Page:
As it is eight years since people began protesting in Syria, kids getting locked up for graffiti, a revolution being born – I wanted to write something. Disclaimer for the disjointedness…
“We were alone, but we didn’t realise it yet.” Brothers of the Gun
Since I started to read The Morning They Came For Us I have understood the feeling inside myself more accurately. Something like an anger that is too much to live with. Di Giovanni, who also covered the war in Bosnia, wrote that “it was a terrible fever, recurring in your bloodstream forever once you got it.” How many times I could have the same conversation, real or imagined; explaining endlessly the same points and outlining the same position – Bosnia to Syria, the first on TV and now in our pockets. You can only read so much without itching.
Either you live with this kind of scratching or you suppress it, and some are more human than others in their response to reality. Against the confusion of the world they choose philosophical suicide, against ambiguity and chaos. Does it apply more-so to the worst possible parts of existence; genocide and mass extermination, that some people allow their humanity to die when they see that there is such evil? I think so. But that is not to excuse them, because they have made conscious choices to not see what is right in front of them. I hope that I can outline why I am against this reaction and also to say what it means to me, although I have no connection. It may seem that it’s not our problem but when it’s two clicks away it’s hard to ignore. Better than ignoring is just to say something and make a record of the world watching. There is a constant feed that we dive through because living online is obsessive. The interaction with the internet becomes part of an absurd reality, and going through it is an honest revolt, but things become stuck and you can’t remember if they are yours or not.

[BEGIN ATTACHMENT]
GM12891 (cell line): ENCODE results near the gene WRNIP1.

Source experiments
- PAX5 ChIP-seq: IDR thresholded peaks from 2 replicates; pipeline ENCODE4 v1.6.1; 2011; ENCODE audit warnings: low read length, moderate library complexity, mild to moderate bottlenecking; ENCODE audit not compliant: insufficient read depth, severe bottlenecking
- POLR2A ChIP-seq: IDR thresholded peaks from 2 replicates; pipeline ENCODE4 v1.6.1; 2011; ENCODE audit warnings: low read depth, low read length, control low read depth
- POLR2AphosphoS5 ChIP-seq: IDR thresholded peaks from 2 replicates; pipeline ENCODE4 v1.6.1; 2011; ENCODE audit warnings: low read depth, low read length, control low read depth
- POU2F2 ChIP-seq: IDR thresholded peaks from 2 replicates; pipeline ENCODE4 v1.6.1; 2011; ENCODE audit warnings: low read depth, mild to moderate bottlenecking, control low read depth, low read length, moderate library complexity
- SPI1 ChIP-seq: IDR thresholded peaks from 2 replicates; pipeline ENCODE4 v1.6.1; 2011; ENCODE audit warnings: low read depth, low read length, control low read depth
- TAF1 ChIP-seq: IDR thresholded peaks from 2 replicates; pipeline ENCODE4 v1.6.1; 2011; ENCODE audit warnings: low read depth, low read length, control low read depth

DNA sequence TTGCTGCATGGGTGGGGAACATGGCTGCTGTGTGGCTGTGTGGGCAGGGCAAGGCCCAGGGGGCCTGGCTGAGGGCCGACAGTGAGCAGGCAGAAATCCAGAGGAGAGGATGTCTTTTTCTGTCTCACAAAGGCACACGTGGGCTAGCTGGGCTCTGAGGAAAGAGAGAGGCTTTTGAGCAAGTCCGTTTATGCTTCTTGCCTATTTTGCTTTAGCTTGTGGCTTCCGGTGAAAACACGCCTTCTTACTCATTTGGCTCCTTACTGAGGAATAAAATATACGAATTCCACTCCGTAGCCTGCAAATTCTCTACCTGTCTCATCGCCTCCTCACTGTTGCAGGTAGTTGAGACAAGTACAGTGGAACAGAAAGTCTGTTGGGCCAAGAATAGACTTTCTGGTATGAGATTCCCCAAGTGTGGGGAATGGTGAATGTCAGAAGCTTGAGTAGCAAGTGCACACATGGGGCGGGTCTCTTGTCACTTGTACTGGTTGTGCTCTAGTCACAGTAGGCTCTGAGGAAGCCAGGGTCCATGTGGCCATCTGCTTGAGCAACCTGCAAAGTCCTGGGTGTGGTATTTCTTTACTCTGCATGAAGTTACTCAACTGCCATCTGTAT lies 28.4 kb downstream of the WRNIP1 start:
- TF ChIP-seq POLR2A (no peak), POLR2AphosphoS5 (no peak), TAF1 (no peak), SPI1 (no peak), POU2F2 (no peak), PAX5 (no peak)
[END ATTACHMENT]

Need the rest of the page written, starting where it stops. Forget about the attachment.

So do we understand? No. If not understanding then what? At least know it to be true, horribly true to the point where I can actually imagine it. Still though it won’t be enough, “you can walk away and go back to your home with electricity and sliced bread, and then you begin to feel ashamed to be human.” With each new place name I learn a new pain, each prison with its tiny rooms, hospitals that no longer exist, bakeries, cafés, schools and streets that have felt the relentlessness of the government’s bombing campaign. “The bombing of hospitals became routine, as well as so-called “double-tap” strikes…bomb a site and then do so again when paramedics arrived…laws of war…were nothing more than dust in the wind.” I have an image of a café along the Euphrates from Brothers of the Gun, women’s accounts from The Morning They Came For Us that I choked down, because when the brutality of the regime becomes clear it’s hard to bear.
Eight years of inaction, and we still won’t act, not from the start nor since the Red Line, set and then ignored when it was crossed, it now seems it has been crossed over 300 times. Well who were they for anyway? The failures have come from everywhere. Endless blocks at the UN, lack of will, lack of guts. Obama with his head in the bubble of policy abstractions, believing it somehow subversive to reverse one of few decisions he made because of its humanity. The world’s finest exporter of fascism in Russia would not view his involvement as a failure but for it to go so unchallenged is certainly a failure of ours. And the rest just keep watching, only ever involving themselves either to save face or score points.